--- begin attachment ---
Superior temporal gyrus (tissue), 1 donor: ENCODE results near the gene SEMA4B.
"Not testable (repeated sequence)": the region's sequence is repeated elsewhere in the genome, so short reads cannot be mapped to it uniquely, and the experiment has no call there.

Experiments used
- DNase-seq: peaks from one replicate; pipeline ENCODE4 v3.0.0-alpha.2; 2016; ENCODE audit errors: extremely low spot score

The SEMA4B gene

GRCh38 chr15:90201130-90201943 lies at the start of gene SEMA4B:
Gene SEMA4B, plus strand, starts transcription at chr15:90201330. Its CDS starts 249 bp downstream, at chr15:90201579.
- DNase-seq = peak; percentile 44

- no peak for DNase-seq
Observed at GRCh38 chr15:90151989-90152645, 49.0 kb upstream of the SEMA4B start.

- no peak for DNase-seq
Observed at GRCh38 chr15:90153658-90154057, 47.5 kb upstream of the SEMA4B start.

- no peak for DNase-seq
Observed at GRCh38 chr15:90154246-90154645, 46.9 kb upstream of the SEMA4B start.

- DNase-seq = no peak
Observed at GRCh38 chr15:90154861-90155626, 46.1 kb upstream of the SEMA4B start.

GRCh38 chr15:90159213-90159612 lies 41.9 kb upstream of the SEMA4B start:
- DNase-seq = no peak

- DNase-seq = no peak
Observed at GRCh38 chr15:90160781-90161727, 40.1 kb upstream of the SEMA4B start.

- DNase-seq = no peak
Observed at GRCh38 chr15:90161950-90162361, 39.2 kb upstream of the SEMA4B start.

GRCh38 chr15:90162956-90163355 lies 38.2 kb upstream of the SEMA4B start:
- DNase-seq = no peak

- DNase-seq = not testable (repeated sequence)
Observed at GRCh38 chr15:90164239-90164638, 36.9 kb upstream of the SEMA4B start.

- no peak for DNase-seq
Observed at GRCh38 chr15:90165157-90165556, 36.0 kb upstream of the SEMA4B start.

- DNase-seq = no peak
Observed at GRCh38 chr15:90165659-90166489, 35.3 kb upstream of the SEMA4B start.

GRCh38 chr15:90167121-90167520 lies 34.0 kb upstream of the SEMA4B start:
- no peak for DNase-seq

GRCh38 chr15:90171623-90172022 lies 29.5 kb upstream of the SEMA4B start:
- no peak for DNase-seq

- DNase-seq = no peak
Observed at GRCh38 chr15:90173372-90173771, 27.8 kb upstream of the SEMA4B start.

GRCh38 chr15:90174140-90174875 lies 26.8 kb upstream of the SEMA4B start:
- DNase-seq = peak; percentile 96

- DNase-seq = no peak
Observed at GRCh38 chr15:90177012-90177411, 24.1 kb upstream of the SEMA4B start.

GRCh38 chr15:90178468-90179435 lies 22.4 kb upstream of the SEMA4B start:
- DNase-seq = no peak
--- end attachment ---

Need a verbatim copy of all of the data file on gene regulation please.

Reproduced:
Superior temporal gyrus (tissue), 1 donor: ENCODE results near the gene SEMA4B.
"Not testable (repeated sequence)": the region's sequence is repeated elsewhere in the genome, so short reads cannot be mapped to it uniquely, and the experiment has no call there.

Experiments used
- DNase-seq: peaks from one replicate; pipeline ENCODE4 v3.0.0-alpha.2; 2016; ENCODE audit errors: extremely low spot score

The SEMA4B gene

GRCh38 chr15:90201130-90201943 lies at the start of gene SEMA4B:
Gene SEMA4B, plus strand, starts transcription at chr15:90201330. Its CDS starts 249 bp downstream, at chr15:90201579.
- DNase-seq = peak; percentile 44

- no peak for DNase-seq
Observed at GRCh38 chr15:90151989-90152645, 49.0 kb upstream of the SEMA4B start.

- no peak for DNase-seq
Observed at GRCh38 chr15:90153658-90154057, 47.5 kb upstream of the SEMA4B start.

- no peak for DNase-seq
Observed at GRCh38 chr15:90154246-90154645, 46.9 kb upstream of the SEMA4B start.

- DNase-seq = no peak
Observed at GRCh38 chr15:90154861-90155626, 46.1 kb upstream of the SEMA4B start.

GRCh38 chr15:90159213-90159612 lies 41.9 kb upstream of the SEMA4B start:
- DNase-seq = no peak

- DNase-seq = no peak
Observed at GRCh38 chr15:90160781-90161727, 40.1 kb upstream of the SEMA4B start.

- DNase-seq = no peak
Observed at GRCh38 chr15:90161950-90162361, 39.2 kb upstream of the SEMA4B start.

GRCh38 chr15:90162956-90163355 lies 38.2 kb upstream of the SEMA4B start:
- DNase-seq = no peak

- DNase-seq = not testable (repeated sequence)
Observed at GRCh38 chr15:90164239-90164638, 36.9 kb upstream of the SEMA4B start.

- no peak for DNase-seq
Observed at GRCh38 chr15:90165157-90165556, 36.0 kb upstream of the SEMA4B start.

- DNase-seq = no peak
Observed at GRCh38 chr15:90165659-90166489, 35.3 kb upstream of the SEMA4B start.

GRCh38 chr15:90167121-90167520 lies 34.0 kb upstream of the SEMA4B start:
- no peak for DNase-seq

GRCh38 chr15:90171623-90172022 lies 29.5 kb upstream of the SEMA4B start:
- no peak for DNase-seq

- DNase-seq = no peak
Observed at GRCh38 chr15:90173372-90173771, 27.8 kb upstream of the SEMA4B start.

GRCh38 chr15:90174140-90174875 lies 26.8 kb upstream of the SEMA4B start:
- DNase-seq = peak; percentile 96

- DNase-seq = no peak
Observed at GRCh38 chr15:90177012-90177411, 24.1 kb upstream of the SEMA4B start.

GRCh38 chr15:90178468-90179435 lies 22.4 kb upstream of the SEMA4B start:
- DNase-seq = no peak